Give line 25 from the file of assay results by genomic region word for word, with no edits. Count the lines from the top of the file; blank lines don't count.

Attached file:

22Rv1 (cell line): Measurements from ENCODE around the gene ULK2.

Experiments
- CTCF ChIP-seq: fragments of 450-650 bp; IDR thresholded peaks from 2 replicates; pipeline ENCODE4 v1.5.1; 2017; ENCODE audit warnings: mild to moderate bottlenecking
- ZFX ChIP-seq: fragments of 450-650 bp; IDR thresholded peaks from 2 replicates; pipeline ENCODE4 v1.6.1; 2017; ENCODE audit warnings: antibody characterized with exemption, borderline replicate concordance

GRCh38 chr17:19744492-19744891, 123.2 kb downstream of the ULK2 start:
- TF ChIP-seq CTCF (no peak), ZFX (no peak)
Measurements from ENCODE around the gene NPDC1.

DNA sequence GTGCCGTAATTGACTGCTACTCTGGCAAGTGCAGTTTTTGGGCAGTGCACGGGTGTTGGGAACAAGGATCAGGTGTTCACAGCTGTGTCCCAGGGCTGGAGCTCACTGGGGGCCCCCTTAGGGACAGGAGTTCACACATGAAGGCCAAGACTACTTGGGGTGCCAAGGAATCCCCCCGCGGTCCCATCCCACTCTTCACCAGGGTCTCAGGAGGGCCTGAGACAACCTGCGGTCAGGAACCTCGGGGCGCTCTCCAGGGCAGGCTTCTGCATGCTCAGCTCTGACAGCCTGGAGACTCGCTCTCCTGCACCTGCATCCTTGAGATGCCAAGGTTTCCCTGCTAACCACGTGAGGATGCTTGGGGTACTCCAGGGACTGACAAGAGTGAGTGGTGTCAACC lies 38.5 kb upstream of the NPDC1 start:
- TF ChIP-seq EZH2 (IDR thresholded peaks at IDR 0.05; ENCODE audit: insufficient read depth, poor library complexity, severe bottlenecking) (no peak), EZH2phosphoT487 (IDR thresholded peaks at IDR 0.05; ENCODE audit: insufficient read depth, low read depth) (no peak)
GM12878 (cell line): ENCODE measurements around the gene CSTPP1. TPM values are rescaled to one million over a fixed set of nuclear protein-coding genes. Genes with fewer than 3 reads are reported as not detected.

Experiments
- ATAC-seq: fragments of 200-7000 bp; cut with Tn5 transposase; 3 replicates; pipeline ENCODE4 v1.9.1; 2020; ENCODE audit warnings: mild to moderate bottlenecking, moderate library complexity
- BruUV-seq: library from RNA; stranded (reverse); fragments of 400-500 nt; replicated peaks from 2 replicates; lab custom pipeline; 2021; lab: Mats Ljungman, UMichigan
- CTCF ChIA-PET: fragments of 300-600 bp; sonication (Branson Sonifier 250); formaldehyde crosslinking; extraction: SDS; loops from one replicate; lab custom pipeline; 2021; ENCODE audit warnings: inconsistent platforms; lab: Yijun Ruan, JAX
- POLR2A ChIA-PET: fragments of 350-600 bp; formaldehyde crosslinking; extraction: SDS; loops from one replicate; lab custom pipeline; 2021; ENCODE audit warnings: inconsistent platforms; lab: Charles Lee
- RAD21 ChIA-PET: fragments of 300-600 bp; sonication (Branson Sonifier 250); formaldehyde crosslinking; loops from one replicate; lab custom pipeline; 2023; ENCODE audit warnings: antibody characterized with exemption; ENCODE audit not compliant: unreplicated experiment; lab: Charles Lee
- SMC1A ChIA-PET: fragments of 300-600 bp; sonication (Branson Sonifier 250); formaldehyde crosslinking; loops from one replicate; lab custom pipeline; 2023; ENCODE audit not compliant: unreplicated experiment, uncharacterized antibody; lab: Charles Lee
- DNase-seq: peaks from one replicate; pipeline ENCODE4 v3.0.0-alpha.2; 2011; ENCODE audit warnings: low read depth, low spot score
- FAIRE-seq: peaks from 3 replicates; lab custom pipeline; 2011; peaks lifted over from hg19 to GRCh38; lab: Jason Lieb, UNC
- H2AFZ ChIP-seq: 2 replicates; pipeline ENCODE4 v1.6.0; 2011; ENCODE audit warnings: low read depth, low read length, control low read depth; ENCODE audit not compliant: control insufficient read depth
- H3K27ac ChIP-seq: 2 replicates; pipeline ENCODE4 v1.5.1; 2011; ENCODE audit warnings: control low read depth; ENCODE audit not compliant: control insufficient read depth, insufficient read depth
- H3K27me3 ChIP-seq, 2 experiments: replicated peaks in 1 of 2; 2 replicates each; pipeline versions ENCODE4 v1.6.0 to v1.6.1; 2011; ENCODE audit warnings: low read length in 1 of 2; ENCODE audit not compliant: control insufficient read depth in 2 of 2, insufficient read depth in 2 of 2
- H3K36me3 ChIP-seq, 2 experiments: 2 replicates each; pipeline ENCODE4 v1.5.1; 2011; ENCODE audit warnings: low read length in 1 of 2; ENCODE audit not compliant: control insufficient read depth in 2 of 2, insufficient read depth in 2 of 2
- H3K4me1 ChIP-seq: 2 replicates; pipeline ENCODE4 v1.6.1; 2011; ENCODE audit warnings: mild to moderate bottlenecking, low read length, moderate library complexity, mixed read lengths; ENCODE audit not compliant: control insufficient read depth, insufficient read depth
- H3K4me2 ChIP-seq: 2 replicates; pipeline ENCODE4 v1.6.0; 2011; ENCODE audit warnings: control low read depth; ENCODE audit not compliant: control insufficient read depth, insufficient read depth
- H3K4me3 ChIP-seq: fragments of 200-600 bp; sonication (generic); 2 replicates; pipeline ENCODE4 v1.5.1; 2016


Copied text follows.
- H3K4me2 ChIP-seq: 2 replicates; pipeline ENCODE4 v1.6.0; 2011; ENCODE audit warnings: control low read depth; ENCODE audit not compliant: control insufficient read depth, insufficient read depth